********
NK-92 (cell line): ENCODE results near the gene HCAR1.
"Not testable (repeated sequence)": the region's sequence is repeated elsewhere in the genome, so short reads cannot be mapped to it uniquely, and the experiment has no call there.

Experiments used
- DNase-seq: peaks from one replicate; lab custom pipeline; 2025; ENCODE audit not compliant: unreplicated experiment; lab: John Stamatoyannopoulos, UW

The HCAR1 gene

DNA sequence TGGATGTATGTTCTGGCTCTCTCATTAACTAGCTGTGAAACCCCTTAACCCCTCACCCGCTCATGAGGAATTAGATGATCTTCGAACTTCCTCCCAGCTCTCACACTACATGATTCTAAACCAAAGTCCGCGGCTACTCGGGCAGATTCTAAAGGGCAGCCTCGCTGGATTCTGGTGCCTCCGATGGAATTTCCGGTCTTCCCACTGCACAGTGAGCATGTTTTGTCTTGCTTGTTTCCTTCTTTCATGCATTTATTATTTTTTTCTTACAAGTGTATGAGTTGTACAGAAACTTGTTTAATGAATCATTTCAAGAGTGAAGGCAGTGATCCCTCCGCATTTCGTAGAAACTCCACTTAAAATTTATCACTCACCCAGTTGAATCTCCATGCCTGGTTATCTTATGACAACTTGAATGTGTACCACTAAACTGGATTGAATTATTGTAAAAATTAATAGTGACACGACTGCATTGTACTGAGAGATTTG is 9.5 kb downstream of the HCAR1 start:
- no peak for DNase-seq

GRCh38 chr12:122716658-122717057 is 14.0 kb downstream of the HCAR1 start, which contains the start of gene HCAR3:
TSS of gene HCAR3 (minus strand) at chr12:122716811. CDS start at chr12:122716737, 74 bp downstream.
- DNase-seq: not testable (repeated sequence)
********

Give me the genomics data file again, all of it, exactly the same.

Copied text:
NK-92 (cell line): ENCODE results near the gene HCAR1.
"Not testable (repeated sequence)": the region's sequence is repeated elsewhere in the genome, so short reads cannot be mapped to it uniquely, and the experiment has no call there.

Experiments used
- DNase-seq: peaks from one replicate; lab custom pipeline; 2025; ENCODE audit not compliant: unreplicated experiment; lab: John Stamatoyannopoulos, UW

The HCAR1 gene

DNA sequence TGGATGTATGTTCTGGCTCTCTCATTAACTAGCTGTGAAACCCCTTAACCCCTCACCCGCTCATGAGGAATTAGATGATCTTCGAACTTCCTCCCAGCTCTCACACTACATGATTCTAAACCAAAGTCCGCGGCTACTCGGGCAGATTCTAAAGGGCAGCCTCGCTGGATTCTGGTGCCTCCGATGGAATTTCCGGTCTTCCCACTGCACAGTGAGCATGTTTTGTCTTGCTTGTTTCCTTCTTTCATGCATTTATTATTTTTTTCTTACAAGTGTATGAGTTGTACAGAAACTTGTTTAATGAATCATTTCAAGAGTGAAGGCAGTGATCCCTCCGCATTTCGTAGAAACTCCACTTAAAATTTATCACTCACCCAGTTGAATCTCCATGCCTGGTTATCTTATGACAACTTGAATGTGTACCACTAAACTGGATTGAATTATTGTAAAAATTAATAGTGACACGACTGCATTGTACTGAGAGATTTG is 9.5 kb downstream of the HCAR1 start:
- no peak for DNase-seq

GRCh38 chr12:122716658-122717057 is 14.0 kb downstream of the HCAR1 start, which contains the start of gene HCAR3:
TSS of gene HCAR3 (minus strand) at chr12:122716811. CDS start at chr12:122716737, 74 bp downstream.
- DNase-seq: not testable (repeated sequence)